When I need a particular piece of sheet music or even a full book, one of the best ways to get the best price and find exactly what I'm looking for is to shop online. Here are some of the sites that I have found to very helpful in my search for sheet music.
1. J.W. Pepper
JWPepper.com has a great selection of music for orchestra, band, choir, and other settings. The website is fairly easy to navigate and includes pictures of the products that are listed. J.W. Pepper also attends many music events and maintains a list of all these events on the website. If you prefer to peruse music selections in person rather than online, you may wish to attend a live event. Also on the website is a music list feature on which you can share a particular list of music with students, peers, band members, or whomever you wish.
2. Sheet Music Plus
SheetMusicPlus.com boasts "the world's largest sheet music selection." With over 800,000 different products available, you can find almost anything you need on their site. The look and feel of the website reminds me of Amazon.com. Sheet Music Plus has over 143,000 digital sheet music downloads available as well.
Musicnotes.com has almost 250,000 digital sheet music download files available. The nice thing about digital sheet music is that it is instantly available, with no shipping delay or shipping cost. MusicNotes.com also has regular hard copy music books.
4. Public Domain Music Sites
If you love playing and performing music that is from the classics of years gone by, then you will love public domain music sites. Older music that has become free public domain material is available on several sites. A great one is the Choral Public Domain Library, which has many classic choral pieces available. Another is IMSLP.org, which contains works by over 7,800 composers and well over 200,000 music scores, absolutely free. You can find other sites that offer free public domain sheet music by searching on Google or other web search engines.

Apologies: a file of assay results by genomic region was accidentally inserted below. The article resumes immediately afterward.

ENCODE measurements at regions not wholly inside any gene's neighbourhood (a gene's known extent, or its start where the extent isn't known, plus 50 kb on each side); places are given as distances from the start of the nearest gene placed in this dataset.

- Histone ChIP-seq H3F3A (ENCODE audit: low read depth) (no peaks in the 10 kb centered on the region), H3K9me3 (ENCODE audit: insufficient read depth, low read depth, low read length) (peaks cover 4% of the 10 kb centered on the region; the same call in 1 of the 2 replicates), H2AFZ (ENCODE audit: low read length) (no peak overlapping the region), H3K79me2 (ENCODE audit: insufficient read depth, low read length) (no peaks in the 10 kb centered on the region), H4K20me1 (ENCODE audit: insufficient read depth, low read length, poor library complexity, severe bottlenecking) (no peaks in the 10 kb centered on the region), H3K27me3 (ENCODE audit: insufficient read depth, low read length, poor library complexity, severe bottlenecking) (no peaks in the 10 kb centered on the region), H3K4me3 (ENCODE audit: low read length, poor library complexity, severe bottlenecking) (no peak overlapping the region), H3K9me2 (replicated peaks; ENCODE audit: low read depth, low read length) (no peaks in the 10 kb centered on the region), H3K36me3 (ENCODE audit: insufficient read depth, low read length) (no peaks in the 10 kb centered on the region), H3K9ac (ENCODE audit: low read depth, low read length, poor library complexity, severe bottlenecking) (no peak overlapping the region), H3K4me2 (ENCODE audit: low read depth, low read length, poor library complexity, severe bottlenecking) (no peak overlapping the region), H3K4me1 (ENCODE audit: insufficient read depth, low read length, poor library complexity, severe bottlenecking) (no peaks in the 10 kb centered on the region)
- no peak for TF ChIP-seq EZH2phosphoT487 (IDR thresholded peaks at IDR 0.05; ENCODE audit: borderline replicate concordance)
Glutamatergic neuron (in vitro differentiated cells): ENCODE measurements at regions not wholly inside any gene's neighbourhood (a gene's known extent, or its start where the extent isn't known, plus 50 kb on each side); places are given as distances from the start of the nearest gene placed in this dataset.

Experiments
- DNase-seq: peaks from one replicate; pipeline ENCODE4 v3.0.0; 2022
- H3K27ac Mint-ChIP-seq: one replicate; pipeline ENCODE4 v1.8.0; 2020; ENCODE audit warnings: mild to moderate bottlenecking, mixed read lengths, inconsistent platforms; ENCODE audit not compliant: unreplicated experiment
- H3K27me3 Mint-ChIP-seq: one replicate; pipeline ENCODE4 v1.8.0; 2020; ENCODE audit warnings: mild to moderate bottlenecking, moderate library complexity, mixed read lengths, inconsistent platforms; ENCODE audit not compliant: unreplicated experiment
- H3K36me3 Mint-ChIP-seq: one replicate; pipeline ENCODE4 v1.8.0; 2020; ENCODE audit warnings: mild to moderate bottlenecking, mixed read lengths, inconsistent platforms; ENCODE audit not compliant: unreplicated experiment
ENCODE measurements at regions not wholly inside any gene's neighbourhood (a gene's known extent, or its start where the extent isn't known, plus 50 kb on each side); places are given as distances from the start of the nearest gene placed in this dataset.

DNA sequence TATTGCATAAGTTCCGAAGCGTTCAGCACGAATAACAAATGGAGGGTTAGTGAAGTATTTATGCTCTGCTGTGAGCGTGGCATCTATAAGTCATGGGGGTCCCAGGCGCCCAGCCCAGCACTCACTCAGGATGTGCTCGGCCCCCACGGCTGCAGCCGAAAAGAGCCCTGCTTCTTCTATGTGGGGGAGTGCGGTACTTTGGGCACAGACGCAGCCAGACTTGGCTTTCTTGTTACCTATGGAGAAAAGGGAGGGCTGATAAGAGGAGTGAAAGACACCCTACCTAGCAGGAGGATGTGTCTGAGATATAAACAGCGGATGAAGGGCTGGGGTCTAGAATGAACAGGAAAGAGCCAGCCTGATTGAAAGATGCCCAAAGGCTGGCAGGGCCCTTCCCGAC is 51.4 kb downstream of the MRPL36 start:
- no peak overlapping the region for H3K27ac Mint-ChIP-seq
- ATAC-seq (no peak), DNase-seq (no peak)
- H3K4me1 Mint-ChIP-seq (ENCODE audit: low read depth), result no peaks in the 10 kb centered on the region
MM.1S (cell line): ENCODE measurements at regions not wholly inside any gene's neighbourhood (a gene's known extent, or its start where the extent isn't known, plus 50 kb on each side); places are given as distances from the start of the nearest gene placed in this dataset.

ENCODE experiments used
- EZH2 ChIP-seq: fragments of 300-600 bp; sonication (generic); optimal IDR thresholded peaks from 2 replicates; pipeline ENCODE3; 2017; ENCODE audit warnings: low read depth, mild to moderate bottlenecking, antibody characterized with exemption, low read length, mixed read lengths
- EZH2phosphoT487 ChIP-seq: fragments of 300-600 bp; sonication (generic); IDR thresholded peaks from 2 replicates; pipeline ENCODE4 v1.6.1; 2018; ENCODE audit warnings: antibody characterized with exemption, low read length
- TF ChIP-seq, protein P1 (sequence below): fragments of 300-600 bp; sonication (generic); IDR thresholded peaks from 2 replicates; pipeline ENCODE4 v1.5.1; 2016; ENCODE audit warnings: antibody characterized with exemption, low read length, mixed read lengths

5. CD Sheet Music
Another tremendous resource that I and other music teachers that I know have used is CD Sheet Music. While this is not an "online" resource, I felt that it was appropriate to include in this post because it is accessed through the computer. The idea that CD Sheet Music has embraced is assembling great copies of music from the Baroque, Classical, Romantic and Modern eras, including works for orchestra, chamber ensemble, piano, strings, winds, voice, and chorus -- then making these works available in the convenience of a CD-ROM collection. You can print as many copies as you want, reproducing them for fellow performers or for students.
One site that you may not have thought about is ebay.com. As of the writing of this article there are over 199,000 items on ebay under the "Sheet Music & Song Books" category. You can find many scores that are out of print and not otherwise available without scouring antique stores or resale shops.
Much time and effort can be saved by finding sheet music online. These resources are just a few that may be beneficial to you in locating the sheet music that you need. If you know of other great resources that should be considered, please post a comment to this article (top right).